What I’m Reading Today: Luke 14
In the earliest days of the Christian movement, there were several aspects of the lifestyle that set early Christians apart from most others. Many early followers of Jesus, for instance, refused to eat food that had been sacrificed to idols. Early Christians were also considered unusual because they worshipped God on a different day of the week than many others. They also were different in terms of their practices concerning table fellowship. By this I mean they would include others at their table that many others would not. Things such as this made those early followers of Jesus distinctive from those around them.
Over they years, many of these practices have either fallen out of practice, been incorporated by others traditions, or simply been accepted as ‘normal’ by the mainstream. That means there are fewer and fewer things that set Christians apart from others.
On one level, that’s a good thing – for in many ways we are no different than those around us. On another level, however, I think it is a bad thing – for I believe the expression of our relationship with the God who was revealed through Jesus Christ should result in radical expressions of things like love, mercy, and grace. Those expressions ought to set us apart from some others.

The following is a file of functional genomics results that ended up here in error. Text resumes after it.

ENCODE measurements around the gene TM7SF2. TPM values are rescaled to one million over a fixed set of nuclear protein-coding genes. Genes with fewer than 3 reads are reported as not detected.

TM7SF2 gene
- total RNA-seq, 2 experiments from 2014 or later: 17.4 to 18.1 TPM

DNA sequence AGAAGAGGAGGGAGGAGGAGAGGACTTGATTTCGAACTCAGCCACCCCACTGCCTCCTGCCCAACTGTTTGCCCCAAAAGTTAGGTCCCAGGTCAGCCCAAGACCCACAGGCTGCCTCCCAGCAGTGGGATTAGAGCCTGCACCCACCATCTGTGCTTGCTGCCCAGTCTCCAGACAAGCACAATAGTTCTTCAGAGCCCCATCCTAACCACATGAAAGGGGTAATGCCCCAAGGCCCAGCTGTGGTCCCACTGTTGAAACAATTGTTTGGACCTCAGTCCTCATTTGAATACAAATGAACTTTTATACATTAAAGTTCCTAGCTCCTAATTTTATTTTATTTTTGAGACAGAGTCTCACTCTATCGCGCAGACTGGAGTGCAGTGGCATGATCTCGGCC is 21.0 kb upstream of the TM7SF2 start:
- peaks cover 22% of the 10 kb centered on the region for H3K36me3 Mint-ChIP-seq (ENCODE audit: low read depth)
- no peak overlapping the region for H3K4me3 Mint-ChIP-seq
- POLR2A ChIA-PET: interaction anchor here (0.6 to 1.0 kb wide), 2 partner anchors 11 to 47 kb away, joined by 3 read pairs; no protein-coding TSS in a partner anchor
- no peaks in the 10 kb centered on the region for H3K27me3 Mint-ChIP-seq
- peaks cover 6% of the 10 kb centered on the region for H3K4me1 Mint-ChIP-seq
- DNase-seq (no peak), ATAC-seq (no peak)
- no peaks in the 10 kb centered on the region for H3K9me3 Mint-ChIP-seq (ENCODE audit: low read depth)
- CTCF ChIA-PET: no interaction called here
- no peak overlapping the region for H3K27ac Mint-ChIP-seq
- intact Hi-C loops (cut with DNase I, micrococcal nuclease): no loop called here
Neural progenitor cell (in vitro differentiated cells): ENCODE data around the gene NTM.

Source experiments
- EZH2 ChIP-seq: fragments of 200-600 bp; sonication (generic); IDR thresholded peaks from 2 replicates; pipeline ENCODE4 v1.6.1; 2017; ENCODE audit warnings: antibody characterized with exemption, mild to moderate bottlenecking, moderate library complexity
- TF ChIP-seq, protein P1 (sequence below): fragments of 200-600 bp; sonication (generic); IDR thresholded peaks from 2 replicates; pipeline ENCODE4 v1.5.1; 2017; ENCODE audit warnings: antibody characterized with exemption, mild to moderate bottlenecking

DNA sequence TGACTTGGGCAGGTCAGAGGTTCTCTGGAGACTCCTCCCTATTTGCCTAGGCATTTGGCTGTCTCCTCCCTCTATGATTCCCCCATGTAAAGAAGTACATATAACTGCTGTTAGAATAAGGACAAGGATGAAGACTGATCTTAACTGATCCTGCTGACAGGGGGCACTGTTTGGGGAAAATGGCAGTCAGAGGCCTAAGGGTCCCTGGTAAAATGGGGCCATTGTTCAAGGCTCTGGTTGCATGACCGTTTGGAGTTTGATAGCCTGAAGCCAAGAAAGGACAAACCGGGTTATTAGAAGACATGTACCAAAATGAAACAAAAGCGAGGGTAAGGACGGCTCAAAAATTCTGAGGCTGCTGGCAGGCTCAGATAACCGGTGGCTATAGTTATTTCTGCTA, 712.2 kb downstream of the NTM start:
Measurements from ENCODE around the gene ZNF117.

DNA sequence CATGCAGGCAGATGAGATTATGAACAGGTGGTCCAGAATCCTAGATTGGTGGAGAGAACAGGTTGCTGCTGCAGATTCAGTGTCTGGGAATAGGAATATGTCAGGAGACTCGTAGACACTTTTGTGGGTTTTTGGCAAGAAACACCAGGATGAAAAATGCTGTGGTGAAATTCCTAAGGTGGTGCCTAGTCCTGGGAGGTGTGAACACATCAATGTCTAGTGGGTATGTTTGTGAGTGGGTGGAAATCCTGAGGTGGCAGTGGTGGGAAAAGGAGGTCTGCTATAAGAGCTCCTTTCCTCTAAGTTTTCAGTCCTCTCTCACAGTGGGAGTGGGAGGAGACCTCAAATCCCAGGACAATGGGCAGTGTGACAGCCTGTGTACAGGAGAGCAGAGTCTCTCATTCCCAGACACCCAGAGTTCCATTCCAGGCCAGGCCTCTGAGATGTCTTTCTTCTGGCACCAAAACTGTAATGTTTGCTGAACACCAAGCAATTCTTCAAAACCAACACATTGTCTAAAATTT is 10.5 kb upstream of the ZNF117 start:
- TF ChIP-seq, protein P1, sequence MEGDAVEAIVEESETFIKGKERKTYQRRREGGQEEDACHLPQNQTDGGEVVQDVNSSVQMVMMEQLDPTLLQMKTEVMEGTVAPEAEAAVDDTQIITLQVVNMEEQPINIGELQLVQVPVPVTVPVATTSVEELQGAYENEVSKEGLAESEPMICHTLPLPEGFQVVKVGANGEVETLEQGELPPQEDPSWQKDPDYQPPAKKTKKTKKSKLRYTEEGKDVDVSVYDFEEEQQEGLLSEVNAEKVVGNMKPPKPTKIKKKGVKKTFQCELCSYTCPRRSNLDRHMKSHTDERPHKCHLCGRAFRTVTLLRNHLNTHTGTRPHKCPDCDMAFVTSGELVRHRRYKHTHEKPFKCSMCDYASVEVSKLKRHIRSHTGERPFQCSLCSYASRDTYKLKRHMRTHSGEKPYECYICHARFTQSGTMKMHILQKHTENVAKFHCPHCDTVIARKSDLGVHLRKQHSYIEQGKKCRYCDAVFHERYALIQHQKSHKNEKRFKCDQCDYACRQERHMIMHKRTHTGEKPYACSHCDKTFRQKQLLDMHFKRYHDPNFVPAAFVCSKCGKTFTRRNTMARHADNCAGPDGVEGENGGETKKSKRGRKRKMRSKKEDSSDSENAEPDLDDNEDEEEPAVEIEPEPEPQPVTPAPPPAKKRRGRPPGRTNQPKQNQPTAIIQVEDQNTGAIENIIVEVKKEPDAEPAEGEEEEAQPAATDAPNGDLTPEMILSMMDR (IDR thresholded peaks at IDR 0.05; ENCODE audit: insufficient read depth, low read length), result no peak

As I watched the debate on the healthcare bill on the floor of the House of Representatives a few weeks ago, for instance, I thought to myself: “Wouldn’t it be great if the followers of Jesus from both parties distinguished themselves by their insistence on being loving and respectful toward those with whom they disagreed?”
And as I’ve watched the economic crisis unfold over the past two years, I frequently daydreamed about what it would be like if followers of Jesus who worked in fields such as the mortgage industry or banking fields distinguished themselves by creating innovative ways they could help folks in distress.
Sadly, in each of these areas I mentioned, most Christians failed to be/act distinctively and simply thought and acted like everyone else. As Jesus observed in today’s passage: “Salt is excellent. But if the salt goes flat, it’s useless, good for nothing.”
My question for you to consider today is this: “In what ways does your faith make you different from (but certainly not better than) others in the world?” Our world – often characterized by its sense of polarization and self-interest – desperately needs your saltiness!
Til next time…